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Behind the scenes with one of Lansing's biggest holiday light shows

December 8, 2023
Josh Tkaczyk poses in front of his house near Mason, Michigan, on Thursday, Dec. 7, 2023. Tkaczyk's house is covered in Christmas decorations and a speaker plays Christmas music that syncs up with the lightshow.
Josh Tkaczyk poses in front of his house near Mason, Michigan, on Thursday, Dec. 7, 2023. Tkaczyk's house is covered in Christmas decorations and a speaker plays Christmas music that syncs up with the lightshow. —
Photo by Jack Armstrong | The State News

With the holidays just around the corner, people see more holiday decorations and lights around town, but some people go above and beyond in decorating their homes. 

Meet Josh Tkaczyk, the mastermind behind the light show in Mason. Tkaczyk is a Michigan State University alumni with a computer science degree, using his coding experience towards his hobby of creating light shows.

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Josh Tkaczyk shows off his Christmas lights at his house near Mason, Michigan, on Thursday, Dec. 7, 2023. Tkaczyk said he's been going all-out on Christmas decorations since the beginning of the COVID-19 pandemic.

Since the pandemic, Tkaczyk has been putting on light shows with some help from his family. He said it all started because of the lack of things to do during COVID-19 and most activities being cancelled. 

Today, people can drive up to the house and tune into 98.1 FM radio to watch a light show coded to classic Christmas tunes.

After the few years of experience, the holiday lights have grown more and more complex over the years. The main attraction of the show is a large, wired Christmas tree in the front yard with multiple homemade Charlie Brown character cutouts in front of it as well as arches of lights on either side.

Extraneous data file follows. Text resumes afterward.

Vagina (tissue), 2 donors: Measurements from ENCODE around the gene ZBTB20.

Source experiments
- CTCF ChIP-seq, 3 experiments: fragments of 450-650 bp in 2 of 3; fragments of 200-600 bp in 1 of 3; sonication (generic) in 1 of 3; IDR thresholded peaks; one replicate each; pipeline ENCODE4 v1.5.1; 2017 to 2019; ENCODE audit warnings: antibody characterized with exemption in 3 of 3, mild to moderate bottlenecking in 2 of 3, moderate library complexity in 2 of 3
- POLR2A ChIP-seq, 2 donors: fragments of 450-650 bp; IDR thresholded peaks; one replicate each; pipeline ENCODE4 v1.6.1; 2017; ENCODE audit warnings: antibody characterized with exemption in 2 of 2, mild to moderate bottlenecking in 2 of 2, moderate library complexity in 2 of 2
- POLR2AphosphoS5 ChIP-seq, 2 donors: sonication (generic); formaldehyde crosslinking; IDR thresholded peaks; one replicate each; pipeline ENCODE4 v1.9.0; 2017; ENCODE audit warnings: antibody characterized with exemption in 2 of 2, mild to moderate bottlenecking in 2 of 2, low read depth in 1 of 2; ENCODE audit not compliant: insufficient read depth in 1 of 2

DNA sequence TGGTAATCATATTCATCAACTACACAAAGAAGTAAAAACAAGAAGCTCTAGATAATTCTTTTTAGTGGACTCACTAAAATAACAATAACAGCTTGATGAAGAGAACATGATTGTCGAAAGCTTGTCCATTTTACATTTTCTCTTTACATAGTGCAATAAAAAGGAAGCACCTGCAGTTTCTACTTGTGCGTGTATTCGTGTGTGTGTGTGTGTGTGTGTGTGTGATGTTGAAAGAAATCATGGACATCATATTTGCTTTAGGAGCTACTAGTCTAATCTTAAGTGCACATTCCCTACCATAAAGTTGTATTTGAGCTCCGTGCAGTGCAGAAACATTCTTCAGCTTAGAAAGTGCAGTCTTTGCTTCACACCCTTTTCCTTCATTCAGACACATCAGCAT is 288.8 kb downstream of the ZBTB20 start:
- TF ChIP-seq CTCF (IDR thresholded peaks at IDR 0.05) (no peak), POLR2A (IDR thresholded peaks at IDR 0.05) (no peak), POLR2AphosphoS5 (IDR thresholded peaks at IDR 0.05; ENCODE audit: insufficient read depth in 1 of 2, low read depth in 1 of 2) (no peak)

“My wife and two sons help set up that tree right there, which is actually held by a very large pole," Tkaczyk said. "It's pretty heavy. It takes at least two people just to carry it out there, and then we got to tilt it up and then tie it down with rope so that the wind won’t knock it off.”

It takes another day of setup for the area by the front of the house. There are four large light bulb cutouts with specific strand lights poked through, all of which are coded to depict Charlie Brown and his friends making faces.

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Characters from Charles Schulz's famous "Peanuts" comic strip in front of a series of string lights shaped like a Christmas tree in Josh Tkaczyk's lawn near Mason, Michigan, on Thursday, Dec. 7, 2023. Tkaczyk said he makes all the characters himself, tracing and painting them onto a piece of wood.

In the garage, Tkaczyk set up a projector through the window that plays Christmas-themed videos for passersby. He also has strings of Christmas lights strung up along the roof of the house.

All together, he said physical set up takes about two days.

One very complicated aspect of the show is a large matrix light board, coded to depict various patterns and colors according to the music. It can be coded to display a kaleidoscope image or starburst image, but Tkaczyk said his favorite is the matrix can be coded to make it look like it’s snowing.

Just beneath the matrix is the newest addition to the light show: a lit up sign displaying “98.1” to tell visitors which station to tune in to.